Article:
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Countries welcome new Iran diplomacy

Countries leading the drive to resolve concerns about Iran's nuclear program welcome the new U.S. administration's readiness to engage with Tehran, a German official said.
/ Source: The Associated Press

Countries leading the drive to resolve concerns about Iran's nuclear program welcomed the new U.S. administration's readiness to engage with Tehran, a German official said Wednesday.

Foreign Ministry officials from Germany and the five permanent members of the U.N. Security Council — Britain, China, France, Russia and the U.S. — met Wednesday in Wiesbaden, near Frankfurt, for their first meeting since President Barack Obama took office.

The new U.S. ambassador to the U.N., Susan Rice, has said Obama's administration will engage in "direct diplomacy" with Iran. In his inaugural address, Obama addressed leaders of hostile nations by saying that "we will extend a hand if you are willing to unclench your fist."

The U.S. was represented at the closed-doors meeting by the State Department's third-ranking official, Undersecretary of State for Political Affairs William Burns — a career diplomat who also served under the Bush administration.

Report back to Clinton
In Washington, State Department spokesman Robert A. Wood said Burns will report back directly to Secretary of State Hillary Rodham Clinton on his discussions in Wiesbaden. Wood said Burns was not able to tell the meeting how soon the Obama administration will complete its review of U.S. policy on Iran.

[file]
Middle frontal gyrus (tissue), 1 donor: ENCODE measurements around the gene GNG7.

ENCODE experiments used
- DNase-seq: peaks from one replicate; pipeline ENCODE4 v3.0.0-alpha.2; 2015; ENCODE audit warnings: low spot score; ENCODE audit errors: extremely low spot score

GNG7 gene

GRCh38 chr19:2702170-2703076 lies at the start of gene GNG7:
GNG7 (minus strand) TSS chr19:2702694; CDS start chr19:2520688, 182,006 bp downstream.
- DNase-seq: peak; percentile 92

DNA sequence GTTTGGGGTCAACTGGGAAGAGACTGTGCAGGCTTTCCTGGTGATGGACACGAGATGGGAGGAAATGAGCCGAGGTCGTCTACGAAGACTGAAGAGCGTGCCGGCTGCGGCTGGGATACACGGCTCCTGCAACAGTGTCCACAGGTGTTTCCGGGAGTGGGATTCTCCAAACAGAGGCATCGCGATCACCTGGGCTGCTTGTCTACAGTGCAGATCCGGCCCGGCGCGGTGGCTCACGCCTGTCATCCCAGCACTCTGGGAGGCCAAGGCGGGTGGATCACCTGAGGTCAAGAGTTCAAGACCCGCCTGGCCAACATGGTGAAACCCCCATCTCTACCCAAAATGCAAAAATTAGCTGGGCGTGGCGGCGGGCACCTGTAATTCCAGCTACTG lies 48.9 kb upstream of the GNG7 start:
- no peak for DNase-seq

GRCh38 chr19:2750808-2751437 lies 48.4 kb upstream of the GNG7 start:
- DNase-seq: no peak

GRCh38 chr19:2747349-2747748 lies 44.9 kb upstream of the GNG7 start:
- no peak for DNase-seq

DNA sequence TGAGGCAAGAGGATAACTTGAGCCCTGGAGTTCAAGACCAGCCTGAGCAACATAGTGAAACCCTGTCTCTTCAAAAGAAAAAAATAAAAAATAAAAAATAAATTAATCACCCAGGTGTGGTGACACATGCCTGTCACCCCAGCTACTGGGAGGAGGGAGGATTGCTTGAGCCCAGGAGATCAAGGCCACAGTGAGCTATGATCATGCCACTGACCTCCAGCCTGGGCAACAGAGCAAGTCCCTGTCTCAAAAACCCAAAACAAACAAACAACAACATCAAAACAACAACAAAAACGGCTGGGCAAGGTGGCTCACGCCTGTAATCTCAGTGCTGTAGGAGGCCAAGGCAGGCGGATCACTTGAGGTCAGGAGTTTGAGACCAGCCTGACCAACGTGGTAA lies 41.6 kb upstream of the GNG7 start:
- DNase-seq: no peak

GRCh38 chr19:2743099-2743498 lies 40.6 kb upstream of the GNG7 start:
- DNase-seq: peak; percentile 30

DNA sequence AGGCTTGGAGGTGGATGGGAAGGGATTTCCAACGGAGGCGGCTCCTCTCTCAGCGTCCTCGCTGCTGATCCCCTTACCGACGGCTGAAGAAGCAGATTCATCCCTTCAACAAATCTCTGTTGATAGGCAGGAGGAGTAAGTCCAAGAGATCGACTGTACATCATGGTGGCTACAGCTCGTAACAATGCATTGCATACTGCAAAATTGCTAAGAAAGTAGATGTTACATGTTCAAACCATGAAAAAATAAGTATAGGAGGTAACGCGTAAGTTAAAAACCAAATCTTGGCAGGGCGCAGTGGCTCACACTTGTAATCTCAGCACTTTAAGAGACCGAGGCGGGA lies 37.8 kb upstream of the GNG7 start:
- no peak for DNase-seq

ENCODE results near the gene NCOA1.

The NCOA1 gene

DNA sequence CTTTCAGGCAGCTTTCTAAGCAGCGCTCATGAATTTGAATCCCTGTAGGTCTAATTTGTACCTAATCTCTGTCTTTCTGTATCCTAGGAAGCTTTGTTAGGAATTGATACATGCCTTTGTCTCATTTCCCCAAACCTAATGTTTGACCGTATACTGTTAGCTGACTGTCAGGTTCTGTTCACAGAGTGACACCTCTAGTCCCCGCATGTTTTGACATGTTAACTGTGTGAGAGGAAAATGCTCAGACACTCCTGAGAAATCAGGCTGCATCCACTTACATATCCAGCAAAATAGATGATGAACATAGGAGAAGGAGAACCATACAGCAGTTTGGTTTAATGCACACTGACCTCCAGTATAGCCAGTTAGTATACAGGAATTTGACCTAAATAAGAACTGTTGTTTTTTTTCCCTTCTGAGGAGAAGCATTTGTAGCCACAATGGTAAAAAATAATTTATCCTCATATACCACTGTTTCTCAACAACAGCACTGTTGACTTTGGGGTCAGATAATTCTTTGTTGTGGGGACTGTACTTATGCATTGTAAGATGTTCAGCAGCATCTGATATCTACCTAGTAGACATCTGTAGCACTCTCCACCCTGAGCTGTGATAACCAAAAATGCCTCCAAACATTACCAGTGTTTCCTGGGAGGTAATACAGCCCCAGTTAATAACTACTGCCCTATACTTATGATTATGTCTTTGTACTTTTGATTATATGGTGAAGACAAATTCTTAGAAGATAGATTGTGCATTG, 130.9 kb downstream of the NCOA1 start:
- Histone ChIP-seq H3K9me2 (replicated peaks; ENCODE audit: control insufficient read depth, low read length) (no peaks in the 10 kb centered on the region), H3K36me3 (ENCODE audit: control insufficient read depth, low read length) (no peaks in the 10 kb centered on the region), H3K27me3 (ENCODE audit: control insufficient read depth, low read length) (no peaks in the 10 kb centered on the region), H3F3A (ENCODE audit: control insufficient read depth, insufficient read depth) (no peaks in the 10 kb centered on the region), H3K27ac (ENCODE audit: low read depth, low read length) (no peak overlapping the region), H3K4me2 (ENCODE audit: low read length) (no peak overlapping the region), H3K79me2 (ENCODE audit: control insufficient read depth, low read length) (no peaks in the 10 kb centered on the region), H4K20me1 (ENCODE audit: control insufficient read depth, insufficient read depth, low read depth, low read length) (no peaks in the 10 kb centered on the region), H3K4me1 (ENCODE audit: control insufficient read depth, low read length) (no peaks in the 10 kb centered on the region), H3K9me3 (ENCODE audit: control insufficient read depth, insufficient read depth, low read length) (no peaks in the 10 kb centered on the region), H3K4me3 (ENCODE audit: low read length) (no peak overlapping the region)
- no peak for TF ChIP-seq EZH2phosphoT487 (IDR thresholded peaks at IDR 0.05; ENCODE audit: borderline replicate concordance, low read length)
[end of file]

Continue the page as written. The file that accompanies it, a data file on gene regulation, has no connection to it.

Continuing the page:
"Obviously, he's not able to communicate any kind of time frame," Wood said. "As I said, that process will have to run its course, but obviously, we're very committed to trying to do it as swiftly as possible."

"The readiness of the new administration to reach out to Iran was explicitly welcomed by all at today's meeting in Wiesbaden," Foreign Ministry spokesman Jens Ploetner said at a government news conference in Berlin.

He underlined Germany's hopes that Iran will respond positively to the new overtures from Washington. "We hope that this outstretched hand will not be seen as a sign of weakness in Tehran," he said.

Ploetner said Wednesday's meeting offered "an important opportunity to stress again the cohesion and the unity" of the six nations.

New tone
Russia's Interfax news agency reported that Deputy Foreign Minister Sergei Ryabkov said officials from Washington set a new tone at the meeting, and dangled a possibility of direct talks with Iran.

"Certain signals have been issued, the tone and perhaps to some extent the content of which, differ from the policy pursued by the Bush administration," Ryabkov was quoted by Interfax as saying.

He added that "as I understand, it is not a formalized proposal, but a signal of intent," Interfax reported.

The six nations have offered Iran a package of incentives if it suspends uranium enrichment and enters into talks on its nuclear program. At the same time, the U.N. Security Council has imposed sanctions to pressure Iran to comply.

The U.S. and its allies allege that Iran wants to develop its uranium enrichment program to make nuclear weapons. However, Iran insists it is only seeking nuclear energy for peaceful purposes.

Iran launched an Omid satellite on Monday — arousing concern among analysts and officials in Europe, the U.S. and Israel about possible links between its satellite program and its work with missiles and nuclear technology.